Strong representationalism can be further broken down into restricted and unrestricted versions. The restricted version deals only with certain kinds of phenomenal states e.g. visual perception. Most representationalists endorse an unrestricted version of representationalism. According to the unrestricted version, for any state with phenomenal character that state’s phenomenal character reduces to its intentional content. Only this unrestricted version of representationalism is able to provide a general theory about the nature of phenomenal character, as well as offer a potential solution to the hard problem of consciousness. The successful reduction of the phenomenal character of a state to its intentional content would provide a solution to the hard problem of consciousness once a physicalist account of intentionality is worked out.

Problems for the Unrestricted Version

When arguing against the unrestricted version of representationalism people will often bring up phenomenal mental states that appear to lack intentional content. The unrestricted version seeks to account for all phenomenal states. Thus, for it to be true, all states with phenomenal character must have intentional content to which that character is reduced. Phenomenal states without intentional content therefore serve as a counterexample to the unrestricted version. If the state has no intentional content its phenomenal character will not be reducible to that state’s intentional content, for it has none to begin with.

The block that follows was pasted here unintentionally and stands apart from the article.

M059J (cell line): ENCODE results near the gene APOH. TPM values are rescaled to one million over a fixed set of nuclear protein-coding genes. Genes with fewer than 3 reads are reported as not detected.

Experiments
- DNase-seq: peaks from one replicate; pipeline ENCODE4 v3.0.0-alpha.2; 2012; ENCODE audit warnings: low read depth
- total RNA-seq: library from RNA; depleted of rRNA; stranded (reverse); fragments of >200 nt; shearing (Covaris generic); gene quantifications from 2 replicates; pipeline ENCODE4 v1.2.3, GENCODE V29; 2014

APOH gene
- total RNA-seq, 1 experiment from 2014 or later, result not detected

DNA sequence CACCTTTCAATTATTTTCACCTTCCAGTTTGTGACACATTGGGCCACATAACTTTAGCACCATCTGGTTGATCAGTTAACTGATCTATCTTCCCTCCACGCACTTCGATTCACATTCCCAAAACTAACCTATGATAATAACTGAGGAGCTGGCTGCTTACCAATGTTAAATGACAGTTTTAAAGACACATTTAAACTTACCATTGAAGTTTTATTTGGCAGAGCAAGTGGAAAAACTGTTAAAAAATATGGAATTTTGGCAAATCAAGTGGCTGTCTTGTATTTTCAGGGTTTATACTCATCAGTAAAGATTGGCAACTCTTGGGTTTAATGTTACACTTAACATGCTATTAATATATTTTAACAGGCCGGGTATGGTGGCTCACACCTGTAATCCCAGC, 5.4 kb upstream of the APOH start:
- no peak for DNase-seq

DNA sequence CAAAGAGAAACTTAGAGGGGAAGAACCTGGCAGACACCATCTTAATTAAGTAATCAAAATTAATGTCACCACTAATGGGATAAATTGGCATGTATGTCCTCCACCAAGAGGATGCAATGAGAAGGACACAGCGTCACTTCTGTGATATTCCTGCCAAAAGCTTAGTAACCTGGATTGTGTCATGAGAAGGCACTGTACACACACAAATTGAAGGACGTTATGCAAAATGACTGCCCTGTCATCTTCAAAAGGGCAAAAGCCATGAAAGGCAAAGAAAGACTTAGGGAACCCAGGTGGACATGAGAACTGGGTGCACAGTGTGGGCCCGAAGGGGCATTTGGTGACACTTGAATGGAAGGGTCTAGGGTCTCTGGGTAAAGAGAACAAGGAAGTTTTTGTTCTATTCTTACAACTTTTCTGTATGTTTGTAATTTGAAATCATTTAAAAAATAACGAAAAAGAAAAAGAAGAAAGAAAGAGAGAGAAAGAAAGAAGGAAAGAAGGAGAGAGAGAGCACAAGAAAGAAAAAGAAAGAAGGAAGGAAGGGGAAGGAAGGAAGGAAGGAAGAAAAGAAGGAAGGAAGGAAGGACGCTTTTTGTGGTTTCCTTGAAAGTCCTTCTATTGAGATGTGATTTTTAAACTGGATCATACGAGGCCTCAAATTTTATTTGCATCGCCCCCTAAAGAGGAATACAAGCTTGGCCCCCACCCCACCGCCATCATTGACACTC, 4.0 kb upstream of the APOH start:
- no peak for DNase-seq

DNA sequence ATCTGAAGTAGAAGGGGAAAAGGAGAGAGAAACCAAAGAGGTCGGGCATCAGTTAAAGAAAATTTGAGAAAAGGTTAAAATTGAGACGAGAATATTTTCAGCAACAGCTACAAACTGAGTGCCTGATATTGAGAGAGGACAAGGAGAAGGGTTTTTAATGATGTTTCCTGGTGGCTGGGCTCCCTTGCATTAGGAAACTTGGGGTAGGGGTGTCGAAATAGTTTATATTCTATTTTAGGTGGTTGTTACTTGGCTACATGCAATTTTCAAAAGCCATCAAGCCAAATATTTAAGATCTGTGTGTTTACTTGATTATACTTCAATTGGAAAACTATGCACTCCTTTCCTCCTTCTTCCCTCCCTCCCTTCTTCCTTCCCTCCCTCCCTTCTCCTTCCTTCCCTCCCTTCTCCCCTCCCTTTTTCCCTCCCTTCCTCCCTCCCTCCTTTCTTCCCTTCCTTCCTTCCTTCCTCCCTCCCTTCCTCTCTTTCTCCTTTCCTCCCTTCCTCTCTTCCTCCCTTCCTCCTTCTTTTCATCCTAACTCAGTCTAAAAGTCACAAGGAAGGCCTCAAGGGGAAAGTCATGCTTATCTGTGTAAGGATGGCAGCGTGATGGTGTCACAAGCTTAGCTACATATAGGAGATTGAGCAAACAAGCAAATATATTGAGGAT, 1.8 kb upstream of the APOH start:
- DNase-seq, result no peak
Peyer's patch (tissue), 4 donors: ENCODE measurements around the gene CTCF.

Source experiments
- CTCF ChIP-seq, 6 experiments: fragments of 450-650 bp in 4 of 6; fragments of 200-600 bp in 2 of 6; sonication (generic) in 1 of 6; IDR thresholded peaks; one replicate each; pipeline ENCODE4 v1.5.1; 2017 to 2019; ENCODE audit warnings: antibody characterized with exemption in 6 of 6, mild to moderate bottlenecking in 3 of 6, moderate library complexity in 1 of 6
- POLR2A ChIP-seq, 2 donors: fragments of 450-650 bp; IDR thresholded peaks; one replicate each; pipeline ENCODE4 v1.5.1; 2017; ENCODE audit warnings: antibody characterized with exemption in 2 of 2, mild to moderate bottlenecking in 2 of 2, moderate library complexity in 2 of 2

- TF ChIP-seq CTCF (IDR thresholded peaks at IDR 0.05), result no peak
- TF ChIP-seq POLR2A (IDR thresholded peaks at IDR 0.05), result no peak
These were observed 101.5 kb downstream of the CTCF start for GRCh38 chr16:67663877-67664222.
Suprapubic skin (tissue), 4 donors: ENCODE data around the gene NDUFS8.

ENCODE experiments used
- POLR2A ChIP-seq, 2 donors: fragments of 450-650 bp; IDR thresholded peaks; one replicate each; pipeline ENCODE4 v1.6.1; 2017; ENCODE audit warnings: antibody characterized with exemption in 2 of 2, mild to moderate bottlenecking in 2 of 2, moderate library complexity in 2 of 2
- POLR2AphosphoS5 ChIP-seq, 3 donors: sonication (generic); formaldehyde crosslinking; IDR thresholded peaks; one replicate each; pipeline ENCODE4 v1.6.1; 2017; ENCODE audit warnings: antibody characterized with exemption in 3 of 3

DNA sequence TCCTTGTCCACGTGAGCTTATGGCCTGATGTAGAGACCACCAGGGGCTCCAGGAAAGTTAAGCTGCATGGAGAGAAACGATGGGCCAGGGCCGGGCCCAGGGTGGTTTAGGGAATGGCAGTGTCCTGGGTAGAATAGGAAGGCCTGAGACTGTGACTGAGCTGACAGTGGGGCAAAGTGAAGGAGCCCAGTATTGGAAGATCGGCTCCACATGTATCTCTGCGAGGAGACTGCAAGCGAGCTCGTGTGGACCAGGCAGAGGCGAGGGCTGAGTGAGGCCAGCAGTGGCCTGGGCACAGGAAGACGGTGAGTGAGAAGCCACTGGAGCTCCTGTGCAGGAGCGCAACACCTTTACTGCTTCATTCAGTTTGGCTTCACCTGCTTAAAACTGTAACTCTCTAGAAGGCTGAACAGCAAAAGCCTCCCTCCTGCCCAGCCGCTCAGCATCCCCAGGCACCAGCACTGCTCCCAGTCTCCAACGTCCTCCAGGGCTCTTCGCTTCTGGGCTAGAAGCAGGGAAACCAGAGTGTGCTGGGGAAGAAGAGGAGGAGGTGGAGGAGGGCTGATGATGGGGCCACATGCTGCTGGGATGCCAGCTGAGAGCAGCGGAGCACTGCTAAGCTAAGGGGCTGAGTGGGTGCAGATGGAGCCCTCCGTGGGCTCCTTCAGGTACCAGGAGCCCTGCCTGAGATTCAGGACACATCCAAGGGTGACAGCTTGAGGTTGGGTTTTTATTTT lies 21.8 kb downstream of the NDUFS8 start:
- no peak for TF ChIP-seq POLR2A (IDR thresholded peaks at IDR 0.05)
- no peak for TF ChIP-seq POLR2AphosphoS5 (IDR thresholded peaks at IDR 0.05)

A common example of this kind of state are moods. Moods are states with phenomenal character that are generally thought to not be directed at anything in particular. Moods are thought to lack directedness, unlike emotions, which are typically thought to be directed at particular things e.g. you are mad at your sibling, you are afraid of a dangerous animal. People conclude that because moods are undirected they are also nonintentional i.e. they lack intentionality or aboutness. Because they are not directed at anything they are not about anything. Because they lack intentionality they will lack any intentional content. Lacking intentional content their phenomenal character will not be reducible to intentional content, refuting the representational doctrine.